Conditions most commonly associated with Raynaud's phenomenon include lupus, Buerger's disease, Sjögren's syndrome and scleroderma, according to Johns Hopkins Medicine. Other related conditions include rheumatoid arthritis, thyroid disorders, atherosclerosis and pulmonary hypertension.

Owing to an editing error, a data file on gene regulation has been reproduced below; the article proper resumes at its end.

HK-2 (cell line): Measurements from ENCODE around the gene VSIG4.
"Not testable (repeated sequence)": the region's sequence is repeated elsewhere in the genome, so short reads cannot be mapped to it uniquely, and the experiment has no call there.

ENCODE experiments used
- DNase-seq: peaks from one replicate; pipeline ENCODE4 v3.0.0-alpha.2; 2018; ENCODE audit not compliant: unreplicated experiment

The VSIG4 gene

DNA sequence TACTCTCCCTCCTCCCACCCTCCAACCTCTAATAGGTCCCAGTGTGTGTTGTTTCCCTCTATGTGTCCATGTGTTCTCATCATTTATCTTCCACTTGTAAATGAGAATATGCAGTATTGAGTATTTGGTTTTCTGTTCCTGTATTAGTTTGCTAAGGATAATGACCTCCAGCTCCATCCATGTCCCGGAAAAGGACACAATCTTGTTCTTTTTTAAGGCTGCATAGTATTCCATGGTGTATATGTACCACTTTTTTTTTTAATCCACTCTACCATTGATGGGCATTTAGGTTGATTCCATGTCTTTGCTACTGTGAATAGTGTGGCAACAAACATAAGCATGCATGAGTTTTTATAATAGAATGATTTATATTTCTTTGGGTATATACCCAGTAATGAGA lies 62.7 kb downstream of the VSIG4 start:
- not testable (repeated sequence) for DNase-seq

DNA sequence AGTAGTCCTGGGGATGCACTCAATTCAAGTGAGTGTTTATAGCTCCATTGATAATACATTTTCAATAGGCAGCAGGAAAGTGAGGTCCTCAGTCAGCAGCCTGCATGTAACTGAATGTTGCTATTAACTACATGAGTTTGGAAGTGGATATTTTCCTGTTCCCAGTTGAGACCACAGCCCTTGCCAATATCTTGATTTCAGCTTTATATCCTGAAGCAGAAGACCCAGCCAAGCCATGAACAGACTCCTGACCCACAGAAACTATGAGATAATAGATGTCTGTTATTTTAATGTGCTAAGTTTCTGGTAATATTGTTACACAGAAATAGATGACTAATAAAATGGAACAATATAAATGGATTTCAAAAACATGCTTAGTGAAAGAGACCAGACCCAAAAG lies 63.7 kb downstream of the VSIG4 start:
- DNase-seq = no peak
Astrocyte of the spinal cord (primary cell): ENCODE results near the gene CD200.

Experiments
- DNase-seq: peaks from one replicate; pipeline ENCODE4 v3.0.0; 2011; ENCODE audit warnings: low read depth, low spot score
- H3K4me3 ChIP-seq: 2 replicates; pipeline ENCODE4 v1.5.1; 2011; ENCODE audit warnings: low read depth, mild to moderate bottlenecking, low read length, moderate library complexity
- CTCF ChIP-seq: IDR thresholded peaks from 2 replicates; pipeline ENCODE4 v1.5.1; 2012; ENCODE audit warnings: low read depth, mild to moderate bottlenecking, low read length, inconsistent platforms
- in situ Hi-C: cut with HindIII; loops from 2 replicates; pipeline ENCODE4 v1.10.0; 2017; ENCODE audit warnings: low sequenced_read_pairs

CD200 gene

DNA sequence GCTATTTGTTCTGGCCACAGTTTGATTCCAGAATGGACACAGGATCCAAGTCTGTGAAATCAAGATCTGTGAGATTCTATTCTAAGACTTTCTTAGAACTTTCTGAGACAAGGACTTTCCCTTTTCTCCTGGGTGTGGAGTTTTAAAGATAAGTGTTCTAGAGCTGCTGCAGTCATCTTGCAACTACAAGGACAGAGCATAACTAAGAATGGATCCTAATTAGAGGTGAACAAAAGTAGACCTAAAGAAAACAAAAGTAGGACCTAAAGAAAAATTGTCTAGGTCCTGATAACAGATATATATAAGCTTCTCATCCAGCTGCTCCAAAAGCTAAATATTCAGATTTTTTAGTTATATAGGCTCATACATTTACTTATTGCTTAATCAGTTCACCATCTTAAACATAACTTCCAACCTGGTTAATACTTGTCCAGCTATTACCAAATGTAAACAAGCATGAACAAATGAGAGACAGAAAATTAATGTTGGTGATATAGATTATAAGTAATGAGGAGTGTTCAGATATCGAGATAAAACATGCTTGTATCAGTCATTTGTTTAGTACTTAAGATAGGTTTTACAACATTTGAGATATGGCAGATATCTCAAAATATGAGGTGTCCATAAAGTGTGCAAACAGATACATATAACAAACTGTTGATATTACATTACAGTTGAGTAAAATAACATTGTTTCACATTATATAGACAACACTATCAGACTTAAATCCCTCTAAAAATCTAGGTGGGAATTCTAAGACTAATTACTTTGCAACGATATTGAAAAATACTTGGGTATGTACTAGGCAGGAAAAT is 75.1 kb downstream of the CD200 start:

Raynaud's phenomenon is a condition that causes blood flow to the fingers to decrease, explains Johns Hopkins Medicine. Less frequently, Raynaud's causes a decrease in blood flow to other parts of the body, including the ears, knees, toes and nose. Risk factors for Raynaud's phenomenon include, among other things, connective tissue or autoimmune diseases, injury or trauma, cigarette smoking and chemical exposure. While there is no cure for Raynaud's as of 2015, patients can successfully manage the condition with proper treatment.